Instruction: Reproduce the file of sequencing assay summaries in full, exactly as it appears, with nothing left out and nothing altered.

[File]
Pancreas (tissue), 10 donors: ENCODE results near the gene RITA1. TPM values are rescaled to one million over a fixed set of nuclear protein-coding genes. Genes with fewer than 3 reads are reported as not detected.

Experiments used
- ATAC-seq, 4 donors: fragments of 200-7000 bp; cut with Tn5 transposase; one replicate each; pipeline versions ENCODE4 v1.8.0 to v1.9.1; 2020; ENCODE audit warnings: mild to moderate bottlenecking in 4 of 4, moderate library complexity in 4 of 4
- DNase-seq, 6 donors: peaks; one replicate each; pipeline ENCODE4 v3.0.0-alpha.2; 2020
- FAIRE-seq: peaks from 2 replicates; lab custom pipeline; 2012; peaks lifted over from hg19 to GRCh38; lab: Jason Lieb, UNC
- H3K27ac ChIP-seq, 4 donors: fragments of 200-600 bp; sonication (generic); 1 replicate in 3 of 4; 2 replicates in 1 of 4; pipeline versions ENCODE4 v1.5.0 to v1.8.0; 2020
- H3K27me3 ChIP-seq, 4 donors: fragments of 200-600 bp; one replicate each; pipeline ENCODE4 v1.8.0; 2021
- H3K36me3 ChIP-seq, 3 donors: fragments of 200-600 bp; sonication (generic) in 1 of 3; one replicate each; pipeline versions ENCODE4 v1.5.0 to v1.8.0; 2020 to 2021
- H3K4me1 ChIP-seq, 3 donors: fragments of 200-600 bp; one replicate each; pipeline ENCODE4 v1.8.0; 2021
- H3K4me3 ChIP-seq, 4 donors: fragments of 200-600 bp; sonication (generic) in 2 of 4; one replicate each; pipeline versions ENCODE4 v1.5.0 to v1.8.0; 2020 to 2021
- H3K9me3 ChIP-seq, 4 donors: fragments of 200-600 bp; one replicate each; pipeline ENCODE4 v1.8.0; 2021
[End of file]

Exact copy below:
Pancreas (tissue), 10 donors: ENCODE results near the gene RITA1. TPM values are rescaled to one million over a fixed set of nuclear protein-coding genes. Genes with fewer than 3 reads are reported as not detected.

Experiments used
- ATAC-seq, 4 donors: fragments of 200-7000 bp; cut with Tn5 transposase; one replicate each; pipeline versions ENCODE4 v1.8.0 to v1.9.1; 2020; ENCODE audit warnings: mild to moderate bottlenecking in 4 of 4, moderate library complexity in 4 of 4
- DNase-seq, 6 donors: peaks; one replicate each; pipeline ENCODE4 v3.0.0-alpha.2; 2020
- FAIRE-seq: peaks from 2 replicates; lab custom pipeline; 2012; peaks lifted over from hg19 to GRCh38; lab: Jason Lieb, UNC
- H3K27ac ChIP-seq, 4 donors: fragments of 200-600 bp; sonication (generic); 1 replicate in 3 of 4; 2 replicates in 1 of 4; pipeline versions ENCODE4 v1.5.0 to v1.8.0; 2020
- H3K27me3 ChIP-seq, 4 donors: fragments of 200-600 bp; one replicate each; pipeline ENCODE4 v1.8.0; 2021
- H3K36me3 ChIP-seq, 3 donors: fragments of 200-600 bp; sonication (generic) in 1 of 3; one replicate each; pipeline versions ENCODE4 v1.5.0 to v1.8.0; 2020 to 2021
- H3K4me1 ChIP-seq, 3 donors: fragments of 200-600 bp; one replicate each; pipeline ENCODE4 v1.8.0; 2021
- H3K4me3 ChIP-seq, 4 donors: fragments of 200-600 bp; sonication (generic) in 2 of 4; one replicate each; pipeline versions ENCODE4 v1.5.0 to v1.8.0; 2020 to 2021
- H3K9me3 ChIP-seq, 4 donors: fragments of 200-600 bp; one replicate each; pipeline ENCODE4 v1.8.0; 2021